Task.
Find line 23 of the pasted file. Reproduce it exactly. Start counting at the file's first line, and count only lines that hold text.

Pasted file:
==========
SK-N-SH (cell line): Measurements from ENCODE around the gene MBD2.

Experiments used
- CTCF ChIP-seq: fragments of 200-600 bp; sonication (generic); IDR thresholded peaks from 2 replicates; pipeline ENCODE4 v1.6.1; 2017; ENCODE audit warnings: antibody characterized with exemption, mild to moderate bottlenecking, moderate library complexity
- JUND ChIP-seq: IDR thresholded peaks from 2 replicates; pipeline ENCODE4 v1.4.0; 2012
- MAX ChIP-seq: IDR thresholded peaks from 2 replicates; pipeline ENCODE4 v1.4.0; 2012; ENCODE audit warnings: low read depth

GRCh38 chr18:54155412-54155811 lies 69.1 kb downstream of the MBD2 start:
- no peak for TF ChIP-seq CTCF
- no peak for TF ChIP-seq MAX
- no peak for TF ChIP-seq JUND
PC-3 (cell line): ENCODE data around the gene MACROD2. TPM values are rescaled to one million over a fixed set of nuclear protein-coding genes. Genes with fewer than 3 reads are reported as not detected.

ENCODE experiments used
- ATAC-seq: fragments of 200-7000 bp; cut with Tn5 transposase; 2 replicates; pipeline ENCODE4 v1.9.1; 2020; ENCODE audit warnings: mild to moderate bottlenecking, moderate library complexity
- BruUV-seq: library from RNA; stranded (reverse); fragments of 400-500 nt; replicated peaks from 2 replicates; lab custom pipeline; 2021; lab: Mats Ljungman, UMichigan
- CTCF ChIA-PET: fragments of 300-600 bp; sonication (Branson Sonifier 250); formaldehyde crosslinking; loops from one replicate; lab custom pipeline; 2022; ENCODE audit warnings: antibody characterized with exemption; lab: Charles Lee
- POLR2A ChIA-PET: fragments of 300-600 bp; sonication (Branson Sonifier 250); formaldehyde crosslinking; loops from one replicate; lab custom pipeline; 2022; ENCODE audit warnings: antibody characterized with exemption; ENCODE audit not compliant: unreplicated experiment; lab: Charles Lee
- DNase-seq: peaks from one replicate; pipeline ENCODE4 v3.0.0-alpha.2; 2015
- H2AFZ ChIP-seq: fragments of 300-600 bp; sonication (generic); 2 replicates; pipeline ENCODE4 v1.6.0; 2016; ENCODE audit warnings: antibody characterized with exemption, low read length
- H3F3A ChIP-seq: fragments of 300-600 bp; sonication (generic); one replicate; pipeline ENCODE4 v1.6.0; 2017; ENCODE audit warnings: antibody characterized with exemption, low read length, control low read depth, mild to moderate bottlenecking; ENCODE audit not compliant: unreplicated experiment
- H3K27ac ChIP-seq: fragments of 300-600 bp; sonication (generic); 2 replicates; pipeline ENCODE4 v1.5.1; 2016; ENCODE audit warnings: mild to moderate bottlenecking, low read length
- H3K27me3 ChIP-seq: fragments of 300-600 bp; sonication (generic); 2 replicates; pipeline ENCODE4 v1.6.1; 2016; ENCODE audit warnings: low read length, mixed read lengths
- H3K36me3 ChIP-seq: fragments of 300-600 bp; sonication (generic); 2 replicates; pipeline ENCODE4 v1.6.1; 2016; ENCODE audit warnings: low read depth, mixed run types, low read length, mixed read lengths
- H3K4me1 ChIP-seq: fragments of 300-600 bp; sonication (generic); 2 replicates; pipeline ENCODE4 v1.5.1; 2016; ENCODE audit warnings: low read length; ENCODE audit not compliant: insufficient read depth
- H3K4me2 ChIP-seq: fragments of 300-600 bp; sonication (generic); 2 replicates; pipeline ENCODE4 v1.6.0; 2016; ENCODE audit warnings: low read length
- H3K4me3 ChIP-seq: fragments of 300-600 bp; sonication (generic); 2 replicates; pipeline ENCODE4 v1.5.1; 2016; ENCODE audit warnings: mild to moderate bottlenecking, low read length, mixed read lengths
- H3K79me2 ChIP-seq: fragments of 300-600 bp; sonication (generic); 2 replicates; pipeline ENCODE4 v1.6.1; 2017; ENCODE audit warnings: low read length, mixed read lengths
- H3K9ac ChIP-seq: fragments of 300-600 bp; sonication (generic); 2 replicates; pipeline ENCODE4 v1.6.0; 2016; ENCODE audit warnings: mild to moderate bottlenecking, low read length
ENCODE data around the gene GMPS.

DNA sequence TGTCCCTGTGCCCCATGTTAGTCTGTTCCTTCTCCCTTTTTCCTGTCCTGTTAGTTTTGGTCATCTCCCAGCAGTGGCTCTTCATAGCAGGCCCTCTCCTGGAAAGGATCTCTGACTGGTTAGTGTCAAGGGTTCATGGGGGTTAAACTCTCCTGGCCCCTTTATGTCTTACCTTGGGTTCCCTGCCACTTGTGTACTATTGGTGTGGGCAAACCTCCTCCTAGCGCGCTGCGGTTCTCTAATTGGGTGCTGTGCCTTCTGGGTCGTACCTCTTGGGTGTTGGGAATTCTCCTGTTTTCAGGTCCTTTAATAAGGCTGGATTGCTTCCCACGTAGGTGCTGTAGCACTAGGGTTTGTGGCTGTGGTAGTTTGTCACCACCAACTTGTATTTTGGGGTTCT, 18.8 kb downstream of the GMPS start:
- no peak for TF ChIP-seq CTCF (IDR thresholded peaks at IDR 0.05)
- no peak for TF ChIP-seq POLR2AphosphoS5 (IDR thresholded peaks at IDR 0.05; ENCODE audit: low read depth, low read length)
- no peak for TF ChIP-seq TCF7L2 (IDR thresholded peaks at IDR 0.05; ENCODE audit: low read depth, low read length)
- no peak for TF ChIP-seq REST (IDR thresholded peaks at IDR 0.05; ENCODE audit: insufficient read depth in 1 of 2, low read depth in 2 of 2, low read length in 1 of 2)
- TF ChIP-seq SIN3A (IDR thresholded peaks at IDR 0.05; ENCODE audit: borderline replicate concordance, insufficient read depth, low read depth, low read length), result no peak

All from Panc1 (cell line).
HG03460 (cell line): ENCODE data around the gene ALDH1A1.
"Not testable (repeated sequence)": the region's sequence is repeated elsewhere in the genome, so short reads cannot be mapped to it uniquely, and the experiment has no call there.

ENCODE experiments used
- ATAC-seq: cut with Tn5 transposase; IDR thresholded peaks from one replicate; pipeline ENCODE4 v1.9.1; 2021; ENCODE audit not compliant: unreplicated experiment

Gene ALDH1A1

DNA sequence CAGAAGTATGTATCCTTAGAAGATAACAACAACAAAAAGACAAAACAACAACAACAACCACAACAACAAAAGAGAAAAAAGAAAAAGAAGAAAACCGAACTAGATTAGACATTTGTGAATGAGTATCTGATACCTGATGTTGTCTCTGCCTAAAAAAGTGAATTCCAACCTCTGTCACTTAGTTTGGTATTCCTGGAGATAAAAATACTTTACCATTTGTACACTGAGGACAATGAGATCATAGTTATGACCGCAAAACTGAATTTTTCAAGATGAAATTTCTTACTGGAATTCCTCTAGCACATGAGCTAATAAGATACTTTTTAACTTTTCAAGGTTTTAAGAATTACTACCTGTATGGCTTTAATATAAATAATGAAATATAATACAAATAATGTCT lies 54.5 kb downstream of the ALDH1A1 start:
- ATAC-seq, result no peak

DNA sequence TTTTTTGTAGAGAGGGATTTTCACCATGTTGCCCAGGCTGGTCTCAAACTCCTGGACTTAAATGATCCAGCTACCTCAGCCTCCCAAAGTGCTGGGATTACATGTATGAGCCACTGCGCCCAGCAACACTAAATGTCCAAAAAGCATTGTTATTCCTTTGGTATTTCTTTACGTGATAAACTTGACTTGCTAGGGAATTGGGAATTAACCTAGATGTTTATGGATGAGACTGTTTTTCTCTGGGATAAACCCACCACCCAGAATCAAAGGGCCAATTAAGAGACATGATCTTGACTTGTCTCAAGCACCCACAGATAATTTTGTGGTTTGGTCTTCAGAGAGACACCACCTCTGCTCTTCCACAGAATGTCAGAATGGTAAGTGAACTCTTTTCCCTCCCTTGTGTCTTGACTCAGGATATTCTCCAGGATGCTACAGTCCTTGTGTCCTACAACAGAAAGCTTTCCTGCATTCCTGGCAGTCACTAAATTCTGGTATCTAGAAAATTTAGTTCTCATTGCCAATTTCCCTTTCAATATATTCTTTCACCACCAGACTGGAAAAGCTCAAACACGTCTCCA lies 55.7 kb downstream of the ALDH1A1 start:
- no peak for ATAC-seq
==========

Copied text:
- H3K4me2 ChIP-seq: fragments of 300-600 bp; sonication (generic); 2 replicates; pipeline ENCODE4 v1.6.0; 2016; ENCODE audit warnings: low read length